File photo:A taxi moves past blocks of houses that were built illegally and destroyed by the government, behind the Supreme Constitutional Court in Maadi, south of Cairo, REUTERS
Egypt’s President Abdel-Fattah El-Sisi said building violations are more dangerous than terrorism, calling on authorities to toughen penalties against violators.
Egypt has seen a significant rise in illegal buildings amid the security vacuum that followed the 2011 uprising.
Several people started constructing multi-storey buildings without acquiring the necessary permits or complying with safety standards.
Many of the country’s 100 million population live in clusters of red-brick buildings and informal settlements.
"We are not going to chase slums forever, this should end. We draw the line and start over,” El-Sisi stated.
He said in a televised conference during the inauguration of the Bashayer El-Kheir 3 housing project in Alexandria on Thursday.
“We are fighting terrorism. This is a form more dangerous than terrorism,” El-Sisi said, adding that corruption and destructing the country are “worse” than terrorism.
He called for bringing to justice those who construct unlicensed buildings, saying legislative reforms to toughen penalties should be introduced if needed.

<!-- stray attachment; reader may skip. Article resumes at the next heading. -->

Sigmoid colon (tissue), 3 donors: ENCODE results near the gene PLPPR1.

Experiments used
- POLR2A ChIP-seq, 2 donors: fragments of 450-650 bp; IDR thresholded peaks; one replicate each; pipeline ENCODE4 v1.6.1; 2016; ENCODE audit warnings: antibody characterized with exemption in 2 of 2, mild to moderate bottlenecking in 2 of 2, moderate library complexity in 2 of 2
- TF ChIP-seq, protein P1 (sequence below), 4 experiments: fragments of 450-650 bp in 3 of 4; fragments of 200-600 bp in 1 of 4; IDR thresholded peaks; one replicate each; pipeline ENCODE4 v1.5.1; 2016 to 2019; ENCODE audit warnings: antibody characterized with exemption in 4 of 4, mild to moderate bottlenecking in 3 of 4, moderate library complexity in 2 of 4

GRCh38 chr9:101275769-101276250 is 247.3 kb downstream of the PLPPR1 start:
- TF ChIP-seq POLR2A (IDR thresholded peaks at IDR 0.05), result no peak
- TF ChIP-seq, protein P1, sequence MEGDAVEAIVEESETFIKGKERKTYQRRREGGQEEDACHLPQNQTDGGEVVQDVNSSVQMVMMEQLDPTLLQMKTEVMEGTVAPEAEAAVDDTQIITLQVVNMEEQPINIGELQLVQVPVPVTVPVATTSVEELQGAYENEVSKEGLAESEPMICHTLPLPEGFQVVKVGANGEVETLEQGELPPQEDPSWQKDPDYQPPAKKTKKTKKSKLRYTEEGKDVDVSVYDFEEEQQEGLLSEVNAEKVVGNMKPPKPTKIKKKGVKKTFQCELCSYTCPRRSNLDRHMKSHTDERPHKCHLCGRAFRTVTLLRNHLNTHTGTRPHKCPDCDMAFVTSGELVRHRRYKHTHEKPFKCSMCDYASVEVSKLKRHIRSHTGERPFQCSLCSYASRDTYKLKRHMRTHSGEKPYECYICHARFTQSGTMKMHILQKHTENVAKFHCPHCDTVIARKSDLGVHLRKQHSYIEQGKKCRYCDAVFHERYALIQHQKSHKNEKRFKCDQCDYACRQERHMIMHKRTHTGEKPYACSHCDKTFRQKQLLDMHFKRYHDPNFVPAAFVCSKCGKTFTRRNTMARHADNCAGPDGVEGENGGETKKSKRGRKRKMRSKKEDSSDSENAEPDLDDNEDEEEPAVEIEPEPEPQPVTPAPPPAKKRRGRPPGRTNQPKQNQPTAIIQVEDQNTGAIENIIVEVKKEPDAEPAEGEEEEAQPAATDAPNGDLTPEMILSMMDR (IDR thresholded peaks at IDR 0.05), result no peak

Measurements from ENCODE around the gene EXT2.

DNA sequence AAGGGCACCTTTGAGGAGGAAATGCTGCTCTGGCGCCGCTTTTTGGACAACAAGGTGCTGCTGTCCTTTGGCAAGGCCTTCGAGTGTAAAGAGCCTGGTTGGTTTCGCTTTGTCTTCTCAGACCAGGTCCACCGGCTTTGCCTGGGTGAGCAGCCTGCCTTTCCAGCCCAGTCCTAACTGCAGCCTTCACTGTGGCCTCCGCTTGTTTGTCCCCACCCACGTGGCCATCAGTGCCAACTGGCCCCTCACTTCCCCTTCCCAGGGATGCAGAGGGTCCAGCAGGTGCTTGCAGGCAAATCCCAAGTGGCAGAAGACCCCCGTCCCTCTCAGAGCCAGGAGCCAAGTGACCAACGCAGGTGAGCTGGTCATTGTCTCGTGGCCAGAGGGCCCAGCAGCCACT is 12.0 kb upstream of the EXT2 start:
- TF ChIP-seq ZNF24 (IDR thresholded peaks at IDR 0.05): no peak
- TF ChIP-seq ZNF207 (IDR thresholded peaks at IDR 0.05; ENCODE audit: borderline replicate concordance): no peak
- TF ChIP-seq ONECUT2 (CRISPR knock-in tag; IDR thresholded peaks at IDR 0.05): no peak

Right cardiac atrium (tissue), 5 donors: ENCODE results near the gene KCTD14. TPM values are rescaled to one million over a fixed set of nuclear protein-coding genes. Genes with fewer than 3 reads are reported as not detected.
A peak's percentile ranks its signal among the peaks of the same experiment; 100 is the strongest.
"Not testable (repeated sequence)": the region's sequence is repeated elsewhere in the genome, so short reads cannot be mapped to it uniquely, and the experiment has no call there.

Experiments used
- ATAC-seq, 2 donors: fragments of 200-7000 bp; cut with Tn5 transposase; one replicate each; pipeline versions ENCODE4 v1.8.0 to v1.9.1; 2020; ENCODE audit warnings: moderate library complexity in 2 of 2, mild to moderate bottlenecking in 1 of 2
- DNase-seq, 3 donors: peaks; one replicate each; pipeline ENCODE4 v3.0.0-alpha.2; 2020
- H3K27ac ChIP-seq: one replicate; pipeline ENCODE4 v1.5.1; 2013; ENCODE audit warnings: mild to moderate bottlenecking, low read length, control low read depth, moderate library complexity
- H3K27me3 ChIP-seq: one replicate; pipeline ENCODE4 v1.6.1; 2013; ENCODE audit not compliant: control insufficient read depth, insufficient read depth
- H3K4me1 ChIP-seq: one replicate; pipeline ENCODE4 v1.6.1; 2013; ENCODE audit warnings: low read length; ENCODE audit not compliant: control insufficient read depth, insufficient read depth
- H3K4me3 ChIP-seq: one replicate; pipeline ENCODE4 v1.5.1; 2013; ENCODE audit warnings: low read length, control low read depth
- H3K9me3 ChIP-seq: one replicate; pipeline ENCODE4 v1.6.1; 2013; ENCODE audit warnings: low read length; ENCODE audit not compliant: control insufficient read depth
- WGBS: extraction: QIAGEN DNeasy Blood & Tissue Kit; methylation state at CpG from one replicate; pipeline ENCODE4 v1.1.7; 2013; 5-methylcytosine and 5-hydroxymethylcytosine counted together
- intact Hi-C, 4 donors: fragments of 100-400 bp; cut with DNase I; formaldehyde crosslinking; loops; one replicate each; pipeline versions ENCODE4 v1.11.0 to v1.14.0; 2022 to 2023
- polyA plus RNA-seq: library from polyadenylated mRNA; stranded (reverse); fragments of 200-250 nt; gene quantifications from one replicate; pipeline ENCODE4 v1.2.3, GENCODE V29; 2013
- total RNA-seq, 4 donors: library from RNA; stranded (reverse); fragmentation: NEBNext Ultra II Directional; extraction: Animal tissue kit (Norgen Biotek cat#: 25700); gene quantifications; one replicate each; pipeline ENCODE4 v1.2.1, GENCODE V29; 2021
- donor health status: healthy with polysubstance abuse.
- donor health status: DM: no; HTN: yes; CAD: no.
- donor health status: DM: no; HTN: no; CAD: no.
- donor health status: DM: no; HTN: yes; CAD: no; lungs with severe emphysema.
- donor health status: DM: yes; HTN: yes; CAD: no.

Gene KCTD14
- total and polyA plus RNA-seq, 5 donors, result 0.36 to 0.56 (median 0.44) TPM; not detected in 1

Fighting building violations should be a top priority for security chiefs and governors, he added.
In the Mediterranean city of Alexandria, home to a large number of illegal constructions, over 132,000 building violations were recorded between January 2011 and December 2019, local development minister Mahmoud Sharaawi said at the conference. Violations registered since the beginning of 2020 stand at 1,773, he added.
According to a 2018 report by the local development ministry, Egypt registered two million building violations between 2000 and 2017.
In April, the cabinet said building violations would be referred to military prosecutors under the current emergency law.
Earlier this year, El-Sisi ratified a law allowing reaching a settlement with the state over building violations, save for those pertaining to safety standards, authorised height or purpose, historic buildings, and others.